But in case KTMS Abdul Cader and others V. union of India[6], madras high court stated that beside the territorial jurisdiction the State can extend its territorial jurisdiction for the acts committed by the nationals outside its territory.

Criminal jurisdiction

The criminal jurisdiction is claimed by States at present time on the basis of following principles:

Territoriality principle

According to this, the State can also exercise its territorial jurisdiction when any person cause any harm to the State without actually present in its State.

So this principal is divided into two categories:

1. Subjective territoriality jurisdiction: State claims this type of jurisdiction when crime is planned or commenced in its territory but consummated outside its territory.

2. Objective territoriality jurisdiction: State claimed this type of jurisdiction when crime is consummated in its territory.

For example: if a person is within the border of the Pakistan and cause harm to India then India can claim objective territorial jurisdiction against the offender.

Active nationality principle

A State has the right to extend the application of its laws to its nationals even in respect of events occurring entirely abroad.

For example: in Antarctica, which is not a territory of any State, but scientists of different countries works in Antarctica, so under such circumstances if any Indian scientist cause murder of American scientist then India can claim active jurisdiction against the offender.

Passive Nationality Principle

The passive nationality principle can be claimed by a State of victim when the offender committed wrong having different nationality and also residing in any other territory .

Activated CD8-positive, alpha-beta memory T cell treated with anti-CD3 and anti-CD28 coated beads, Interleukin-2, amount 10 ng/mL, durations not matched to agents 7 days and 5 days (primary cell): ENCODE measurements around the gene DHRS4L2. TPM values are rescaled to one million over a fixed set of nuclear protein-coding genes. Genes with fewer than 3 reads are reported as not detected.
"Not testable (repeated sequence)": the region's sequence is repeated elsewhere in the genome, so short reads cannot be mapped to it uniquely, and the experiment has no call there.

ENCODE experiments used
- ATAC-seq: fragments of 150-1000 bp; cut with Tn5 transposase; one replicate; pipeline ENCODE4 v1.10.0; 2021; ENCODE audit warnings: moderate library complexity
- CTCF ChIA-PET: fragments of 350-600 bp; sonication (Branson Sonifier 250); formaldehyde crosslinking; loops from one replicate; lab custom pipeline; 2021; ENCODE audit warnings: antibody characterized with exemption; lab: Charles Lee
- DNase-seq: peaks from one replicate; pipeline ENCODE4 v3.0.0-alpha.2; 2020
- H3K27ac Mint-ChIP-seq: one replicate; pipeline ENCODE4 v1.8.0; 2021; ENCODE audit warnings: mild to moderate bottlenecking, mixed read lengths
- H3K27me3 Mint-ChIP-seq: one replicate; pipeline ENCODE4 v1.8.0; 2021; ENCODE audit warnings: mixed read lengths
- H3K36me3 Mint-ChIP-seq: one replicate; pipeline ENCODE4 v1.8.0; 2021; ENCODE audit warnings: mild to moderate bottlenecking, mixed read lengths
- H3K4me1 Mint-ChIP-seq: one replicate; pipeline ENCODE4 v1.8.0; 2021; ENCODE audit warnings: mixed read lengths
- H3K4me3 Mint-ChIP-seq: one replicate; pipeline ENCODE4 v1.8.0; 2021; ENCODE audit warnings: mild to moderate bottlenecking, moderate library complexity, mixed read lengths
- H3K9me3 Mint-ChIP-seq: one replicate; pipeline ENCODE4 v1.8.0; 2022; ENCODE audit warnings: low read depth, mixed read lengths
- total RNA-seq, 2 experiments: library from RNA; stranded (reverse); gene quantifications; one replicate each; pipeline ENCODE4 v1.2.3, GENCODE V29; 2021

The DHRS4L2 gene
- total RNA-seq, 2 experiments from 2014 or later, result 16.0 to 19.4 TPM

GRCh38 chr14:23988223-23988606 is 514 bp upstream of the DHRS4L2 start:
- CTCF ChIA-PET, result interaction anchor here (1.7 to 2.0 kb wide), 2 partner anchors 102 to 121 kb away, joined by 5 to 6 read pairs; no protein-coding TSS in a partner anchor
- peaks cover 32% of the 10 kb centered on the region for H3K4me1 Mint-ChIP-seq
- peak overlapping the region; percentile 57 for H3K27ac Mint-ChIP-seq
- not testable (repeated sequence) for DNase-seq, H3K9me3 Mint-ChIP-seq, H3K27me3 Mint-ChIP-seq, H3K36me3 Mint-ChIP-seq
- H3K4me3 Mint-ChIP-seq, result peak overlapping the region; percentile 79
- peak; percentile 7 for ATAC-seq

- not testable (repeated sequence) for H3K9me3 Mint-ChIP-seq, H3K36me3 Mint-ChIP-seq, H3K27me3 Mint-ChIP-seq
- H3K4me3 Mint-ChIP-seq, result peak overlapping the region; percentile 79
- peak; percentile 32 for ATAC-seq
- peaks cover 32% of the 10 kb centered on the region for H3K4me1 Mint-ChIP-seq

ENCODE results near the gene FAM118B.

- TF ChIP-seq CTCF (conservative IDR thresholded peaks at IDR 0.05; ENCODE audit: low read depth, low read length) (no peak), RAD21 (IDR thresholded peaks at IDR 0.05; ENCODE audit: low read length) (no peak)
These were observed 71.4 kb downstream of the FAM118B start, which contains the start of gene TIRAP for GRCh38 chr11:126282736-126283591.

In cutting case[7], the Mexico claimed jurisdiction over the American national cutting for publication of some defamatory matter in a Texas newspaper.  Mexico maintained that it had right to punish cutting because, according to its criminal law , offences committed by foreigners abroad against Mexico subjects were punishable in Mexico.  The Mexican court decided the case.  But cutting was finally released as the plaintiff withdrew his action for libel. 

Protective Principle

When state extend its jurisdiction outside the territory in order to protect its national interest from any foreign invasion. 

e.g High treason etc.  

Universality Principle

Some crimes or offensive are so destructive and directly attack on the international legal system which are considered as international crimes. So, every State has the jurisdiction to take action against such offenders irrespective of their territory and nationality.  Hence such offences are known as universal offences and offender of such crimes are known as universal offender.

 e.g. the offence of piracy is a universal offence. 

So this is all about the jurisdictions of a State, under which circumstances State can take action, can extend its jurisdiction and also about the different subjects which are exempted from the jurisdiction of a State.


[1] Dr. H.O. Agarwal, International law and human rights,215

[2] Dr. H.O.agarwal, international law and human rights

[3] (1999) 2 All E.R. 97.

[4] Ghadaffi case, French Cour de Cassation, March 13,2001 Cases. Crim No. 1414, 1 at 2.

[5] United States Supreme Court, (1812) 7 Cranch 116.

[6] AIR (1977) Madras p. 386 at p. 396.

[7] Moore’s Digest of International Law (1906) Vol.2. p. 228.